Thursday, October 4, 2012

Eight things I loved about September

~ 8 ~ Paralympics: I'll be honest: I didn't watch as much of the Paralympics as I would have liked. I managed to take in the opening ceremony and became so annoyed with Jon Snow's inane commentary (if you were lucky enough to miss it, he did nothing but list off the tragic wars each country had been in, until Germany showed up, at which point he chose to comment on their hats) that it took several days for me to feel interested in watching again. Channel 4's coverage seemed incomplete by and large, with much of it consisting of Clare Balding and Adrian Adepitan sitting in a studio talking about things that had happened, rather than showing those things. Then, suddenly, it was the closing ceremony and Rhianna was sailing Annie Lennox's steam punk ship up to do a little sing-song with Chris Martin.
But on principle, see, I really liked the Paralympics. I liked that so many Britons were keen to watch, and show up at the stadium. I liked that Channel 4's coverage, though not as good as the BBC's Olympic Games coverage, was so thorough and immeasurably better than what NBC provided (or, rather, did not provide). This past summer was one that bolstered the British spirit: the Queen's jubilee, Andy Murray, the Olympics, the Paralympics, and so on. Britons' genuine enthusiasm for the Paralympics was a reason to feel pride in this island of rain that I seem to now be calling my home. Britons are sometimes just a little too self-critical for my liking, and you start to wonder why any of them ever stay. The summer of 2012, however, was one in which people allowed themselves to admit that –– despite the rain –– there are reasons to stick around.

~ 8 ~ Visiting Devon: Devon is one such reason to stick around. Jenn and I travelled down to her native turf in September to celebrate her grandmother's birthday. Much of the family on Jenn's paternal side were there, including several people I had never met before, which provided for another thing about which I am consistently happy, regardless of month: Jenn's family don't hate me. Or, if they do, they are very good at hiding it. I usually feel pretty welcome around my future in-laws, which, obviously is a good thing.
Devon itself, meanwhile, was lovely and not too terribly rainy. We had a barbecue at Jenn's grandparents' house, and as the resident Texan I was placed on grill duty. It's in my blood, see. I don't read so good, but I have innate talent for putting animal flesh to flame. And I was happy to do it. Social gatherings are always awkward things for me. But if I can stand there focusing on a given task, rather than having to try to figure out what to do with myself, I am more comfortable. Everyone claimed to be happy with their food and no one had to be taken to hospital with food poisoning, so I suppose I did alright.
There were also opportunities for walks on the beach and a visit to On The Waterfront in Exeter: a pub/pizza place on the banks of the River Exe.
On the way to and from Devon we made little side trips to Cheddar Gorge and Killerton respectively. I wish time and money allowed Jenn and I the opportunity to do stuff like this more often. I am pretty sure one of the reasons I so often get frustrated with life in the Soggy Nations is that I get very little chance to see more of it than what exists outside my door. I don't get around as much as I'd like.

~ 8 ~ Driving an Audi A4: The reason I don't get around much, of course, is that I don't have a car. Oh, sure, that makes me environmentally friendly and I save hundreds of pounds a year, but great googly moogly is it frustrating. I think this is especially true for myself: someone who has so long attached his sense of freedom to cars. It is legal for a person to drive in the United States when they are 16 years old; on my 16th birthday I insisted upon taking the day off from school to get my license. Being without a car in Britain makes me feel like a bird with clipped wings.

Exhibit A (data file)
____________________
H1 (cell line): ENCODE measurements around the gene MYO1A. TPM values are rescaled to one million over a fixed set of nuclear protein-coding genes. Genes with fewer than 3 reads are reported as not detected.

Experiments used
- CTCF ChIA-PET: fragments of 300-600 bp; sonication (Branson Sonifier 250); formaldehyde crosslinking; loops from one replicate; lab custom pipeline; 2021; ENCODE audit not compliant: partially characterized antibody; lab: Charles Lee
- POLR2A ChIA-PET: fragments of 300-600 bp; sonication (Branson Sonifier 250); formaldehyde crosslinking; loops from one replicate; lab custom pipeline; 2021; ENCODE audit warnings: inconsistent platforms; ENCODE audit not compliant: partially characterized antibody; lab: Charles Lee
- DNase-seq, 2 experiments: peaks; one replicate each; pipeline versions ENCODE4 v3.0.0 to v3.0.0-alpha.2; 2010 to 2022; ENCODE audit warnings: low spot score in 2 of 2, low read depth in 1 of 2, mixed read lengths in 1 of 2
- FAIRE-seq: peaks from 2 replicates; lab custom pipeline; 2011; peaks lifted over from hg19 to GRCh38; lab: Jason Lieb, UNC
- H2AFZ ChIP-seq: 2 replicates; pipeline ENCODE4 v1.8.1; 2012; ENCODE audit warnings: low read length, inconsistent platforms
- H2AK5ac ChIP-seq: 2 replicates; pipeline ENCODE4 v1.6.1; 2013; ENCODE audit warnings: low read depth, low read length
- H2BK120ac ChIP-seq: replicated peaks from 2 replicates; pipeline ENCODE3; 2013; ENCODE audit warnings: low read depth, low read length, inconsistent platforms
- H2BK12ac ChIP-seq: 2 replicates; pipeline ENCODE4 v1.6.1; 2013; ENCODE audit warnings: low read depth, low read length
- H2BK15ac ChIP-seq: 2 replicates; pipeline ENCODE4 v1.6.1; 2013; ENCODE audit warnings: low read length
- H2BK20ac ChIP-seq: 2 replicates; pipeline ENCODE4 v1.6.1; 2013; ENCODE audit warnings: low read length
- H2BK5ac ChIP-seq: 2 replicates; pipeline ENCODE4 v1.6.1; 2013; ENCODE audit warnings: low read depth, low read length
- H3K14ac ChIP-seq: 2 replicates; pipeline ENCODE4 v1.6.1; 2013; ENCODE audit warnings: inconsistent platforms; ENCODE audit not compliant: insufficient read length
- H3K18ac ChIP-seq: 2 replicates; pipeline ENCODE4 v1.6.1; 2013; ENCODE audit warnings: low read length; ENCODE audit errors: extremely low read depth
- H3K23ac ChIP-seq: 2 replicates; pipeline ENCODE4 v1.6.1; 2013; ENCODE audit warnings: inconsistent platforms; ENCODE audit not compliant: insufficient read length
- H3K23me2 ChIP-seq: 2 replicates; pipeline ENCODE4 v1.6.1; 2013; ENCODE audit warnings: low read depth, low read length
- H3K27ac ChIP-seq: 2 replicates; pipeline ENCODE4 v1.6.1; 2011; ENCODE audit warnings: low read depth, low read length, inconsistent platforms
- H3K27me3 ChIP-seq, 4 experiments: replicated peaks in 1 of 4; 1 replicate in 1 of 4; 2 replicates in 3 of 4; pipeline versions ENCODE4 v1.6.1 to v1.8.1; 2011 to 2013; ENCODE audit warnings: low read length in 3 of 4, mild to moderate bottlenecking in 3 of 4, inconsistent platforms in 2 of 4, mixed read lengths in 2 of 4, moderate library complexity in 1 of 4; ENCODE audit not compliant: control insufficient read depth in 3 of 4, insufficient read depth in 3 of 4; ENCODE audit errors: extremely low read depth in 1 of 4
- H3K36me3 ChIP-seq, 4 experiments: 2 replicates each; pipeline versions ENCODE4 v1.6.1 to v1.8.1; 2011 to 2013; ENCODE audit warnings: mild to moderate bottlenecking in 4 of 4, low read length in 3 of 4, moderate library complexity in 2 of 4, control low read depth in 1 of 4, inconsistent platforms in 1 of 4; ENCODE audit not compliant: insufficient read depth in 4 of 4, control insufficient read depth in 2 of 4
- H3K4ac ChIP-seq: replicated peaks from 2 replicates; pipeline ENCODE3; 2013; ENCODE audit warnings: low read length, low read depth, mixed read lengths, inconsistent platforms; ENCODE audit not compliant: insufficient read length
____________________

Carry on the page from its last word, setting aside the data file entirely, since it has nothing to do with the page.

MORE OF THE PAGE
I was delighted, then, when Jenn and I decided the most effective means of getting to Devon was to rent a car. Rant goes here about how much the UK train companies suck for making their services so inefficient and expensive that renting a car is the more intelligent choice. And I don't mean the more convenient choice. Remember that Jenn works for an organisation that encourages people to use public transportation; I work for an organisation that promotes Britain's natural landscapes. We are the sort of people who go out of our way to be all Earth-friendly, yo. But here it was just plain stupid and Byzantine to travel by train.
So, I rented the cheapest thing Avis offers. When I showed up, however, the guy behind the counter clocked my American accent and asked: "Do you mind driving an automatic? I've got one here and most people aren't comfortable with it. They'd prefer a manual."
Huh? Who can't drive an automatic?
"Yeah, no problem," I said.
And on that I was given the keys to an Audi A4. Oh, my sweet baby Jesus in heaven, that was a nice car. I need more of that sort of thing in my life. I have decided that I need to become obnoxiously wealthy so I can own one.
Also, completely to my surprise, it was fuel-efficient. A diesel, it sipped petrol and we were able to drive from Cardiff to Devon and back, with all the side trips between, for just £40. That same trip in the Honda I used to own would have cost roughly £100.

~ 8 ~ An evening at the Hardwick: Our friend, Laura, turned 30 in September and decided to celebrate with about 60 birthday parties. One of those involved a small group of us staying the night at the Hardwick, the gastro pub/hotel run by Great British Menu regular Stephen Terry in Abergavenny. Terry doesn't have a Michelin star to his name but has worked for a number of chefs who did and has competed against several who do on Great British Menu. In other words, he's one of the best chefs you're likely to find in gastronomically deprived Wales.